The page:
Q&A with 2012 Featured Author Cathy Alter
Here’s a sneak peak at the upcoming book festival where I will be reading an essay from a new anthology called Wedding Cake for Breakfast. Go time is 4:30. Check out the festival website for more info and to plan out your day.
Where do you find inspiration?
I find people so endlessly fascinating. Everyone I meet is a potential story – from the kooky hippie who owns the gift shop in my neighborhood to the cast of seniors with whom I volunteer at the Christ Child Opportunity Shop. I think being curious about others is a way into understanding your own motivations, passions, and fears. Curiosity, for me, is one of the hallmarks of inspiration. The day I stop being interested in something or someone is the day I stop writing.
What advice do you have for aspiring authors?
There is really no better advice for aspiring writers than to write, to practice your craft, and, if possible, to develop a niche. If you have a hobby you love, knitting or gardening, become an expert in that hobby and write about it. It really helps, especially in the nonfiction market, to specialize. I love writing about pop culture, which means I watch and think about “The Bachelor” (Courtney!? Are you kidding me?!) way more than I ought to!
What are you reading right now?
At the moment, I am reading “The Discomfort Zone” by Jonathan Franzen. I am a mega Franzen fan—from his modern-day classic “The Corrections” to the complex and touching essay he wrote about his father in The New Yorker (and even to his completely misguided snubbing of Oprah)—I think he is the master of the written word. I knew he could write about other characters with humor and pathos so I was curious to see him focus his lens on himself – plus, what could be better than a memoir about his neurotic beginnings? In this book, Franzen writes with such a biting and caustic wit and with an almost fond self-awareness of his loser status, I felt an amazing kinship with him. Which helped me understand that maybe if I wrote about my own struggles with fitting in, as I tried to do in my own memoir, I’d be able to connect with readers in a similar way.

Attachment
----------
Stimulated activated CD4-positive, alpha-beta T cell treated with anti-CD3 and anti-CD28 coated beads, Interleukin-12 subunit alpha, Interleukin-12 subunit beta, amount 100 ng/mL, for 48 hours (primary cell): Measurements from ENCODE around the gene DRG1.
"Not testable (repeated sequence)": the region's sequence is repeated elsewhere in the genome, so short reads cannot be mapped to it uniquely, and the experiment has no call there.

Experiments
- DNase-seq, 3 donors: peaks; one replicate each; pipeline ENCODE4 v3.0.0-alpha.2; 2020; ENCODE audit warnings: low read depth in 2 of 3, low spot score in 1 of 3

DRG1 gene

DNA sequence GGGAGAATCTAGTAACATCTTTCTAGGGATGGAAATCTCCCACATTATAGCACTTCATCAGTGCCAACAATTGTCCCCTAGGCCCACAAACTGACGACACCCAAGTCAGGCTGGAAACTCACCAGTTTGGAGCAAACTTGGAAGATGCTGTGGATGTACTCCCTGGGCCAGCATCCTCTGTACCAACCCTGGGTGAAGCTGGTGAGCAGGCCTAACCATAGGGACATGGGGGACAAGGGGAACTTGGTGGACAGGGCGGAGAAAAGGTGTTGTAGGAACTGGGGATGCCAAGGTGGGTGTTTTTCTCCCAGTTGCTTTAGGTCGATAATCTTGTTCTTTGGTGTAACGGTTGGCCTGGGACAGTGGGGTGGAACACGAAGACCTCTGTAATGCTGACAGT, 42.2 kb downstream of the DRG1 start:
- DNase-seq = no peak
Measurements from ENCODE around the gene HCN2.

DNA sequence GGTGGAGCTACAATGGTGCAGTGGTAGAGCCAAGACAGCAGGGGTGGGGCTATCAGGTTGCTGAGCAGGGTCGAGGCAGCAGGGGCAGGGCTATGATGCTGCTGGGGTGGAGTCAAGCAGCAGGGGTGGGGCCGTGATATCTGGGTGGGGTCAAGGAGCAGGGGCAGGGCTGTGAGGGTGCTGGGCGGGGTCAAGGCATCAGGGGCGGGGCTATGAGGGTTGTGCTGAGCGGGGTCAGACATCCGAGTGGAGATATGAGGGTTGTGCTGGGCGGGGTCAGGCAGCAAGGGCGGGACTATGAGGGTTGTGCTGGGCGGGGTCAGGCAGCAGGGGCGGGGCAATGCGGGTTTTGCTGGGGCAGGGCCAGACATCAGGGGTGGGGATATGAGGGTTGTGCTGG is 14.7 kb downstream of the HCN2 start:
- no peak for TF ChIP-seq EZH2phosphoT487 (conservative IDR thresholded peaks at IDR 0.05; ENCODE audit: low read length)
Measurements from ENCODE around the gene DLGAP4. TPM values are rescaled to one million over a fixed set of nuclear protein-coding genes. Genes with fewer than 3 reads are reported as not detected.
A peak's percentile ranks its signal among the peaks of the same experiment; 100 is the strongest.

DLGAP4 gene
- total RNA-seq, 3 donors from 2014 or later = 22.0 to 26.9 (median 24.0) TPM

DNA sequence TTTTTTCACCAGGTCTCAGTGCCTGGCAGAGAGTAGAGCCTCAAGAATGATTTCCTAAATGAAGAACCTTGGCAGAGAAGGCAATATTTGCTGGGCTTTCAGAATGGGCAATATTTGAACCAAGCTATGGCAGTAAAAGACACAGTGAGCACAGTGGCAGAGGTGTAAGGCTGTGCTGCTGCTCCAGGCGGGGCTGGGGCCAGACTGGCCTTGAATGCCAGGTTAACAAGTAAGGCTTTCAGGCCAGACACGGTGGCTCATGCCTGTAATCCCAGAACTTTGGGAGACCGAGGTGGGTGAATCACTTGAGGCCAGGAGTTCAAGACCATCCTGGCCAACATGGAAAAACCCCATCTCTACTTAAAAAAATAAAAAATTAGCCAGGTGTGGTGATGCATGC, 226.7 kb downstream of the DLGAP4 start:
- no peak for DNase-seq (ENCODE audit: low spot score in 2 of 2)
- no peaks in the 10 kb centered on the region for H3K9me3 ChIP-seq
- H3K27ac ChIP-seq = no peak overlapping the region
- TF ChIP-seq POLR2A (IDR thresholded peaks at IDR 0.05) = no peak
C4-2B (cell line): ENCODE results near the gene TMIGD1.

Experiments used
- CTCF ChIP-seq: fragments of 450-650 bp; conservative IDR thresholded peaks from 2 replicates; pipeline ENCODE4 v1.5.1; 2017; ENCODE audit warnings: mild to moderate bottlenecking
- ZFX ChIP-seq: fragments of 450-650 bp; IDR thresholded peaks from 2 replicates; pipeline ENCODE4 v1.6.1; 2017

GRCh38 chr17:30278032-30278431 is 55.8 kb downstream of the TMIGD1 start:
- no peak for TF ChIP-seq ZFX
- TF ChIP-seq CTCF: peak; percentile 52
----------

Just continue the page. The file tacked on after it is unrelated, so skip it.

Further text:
What book has inspired or affected you in some way?
Anne Lamott’s “Bird by Bird” is required reading for any writer, but when I read “Operating Instructions,” a chronicle of her first year as a mother, I felt both schooled as a writer and understood as a new mother. My baby boy is now 7-months old and I found myself using Lamott’s book as a roadmap of sorts. I also marveled at how raw and honest she was, admitting at one point she just felt like throwing her newborn son against the wall during one of his terrible crying jags (I’m not there yet, and luckily, Leo is a fantastically happy baby). Writing memoir is often an ugly process, where horrifying thoughts get put down on the page. In a way, Lamott was giving me permission to express and ultimately excise my own inner monster – a hugely relieving experience for a writer and a new mother.
If you could sit down at dinner with three other authors, living or dead, which three authors would you choose, and why?
If I was hosting a dinner party with three other authors I probably wouldn’t be able to eat a single bite. Writers, especially ones I admire, are my rock stars. But, since this is a fantasy, I will assume the role of cool and collected hostess. I would, of course, sit at the head of the table. To my left, Shalom Auslander. He is one pissed off dude and I like that in a person and especially in a writer. Raised in an ultra Orthodox community, Auslander was schooled in God’s unpredictable, vengeful, and bloodthirsty character, lessons he soon rejects. The aftermath, including his repudiation of both God and his family is bold and blasphemous and terrifically funny (if you can believe it) territory. I’d love to talk to him about the genesis of his new book, “Hope: A Tragedy” – in which his main character discovers an older Anne Frank living in his attic. That means naturally, to my right, is Anne Frank. What a lively debate those two would have, don’t you think? To carry on the theme, I would love to seat Christopher Hitchens at the head. For many reasons, of course, but mostly because he still deserves to be at the table. Plus, he’d probably bring a really good bottle of wine.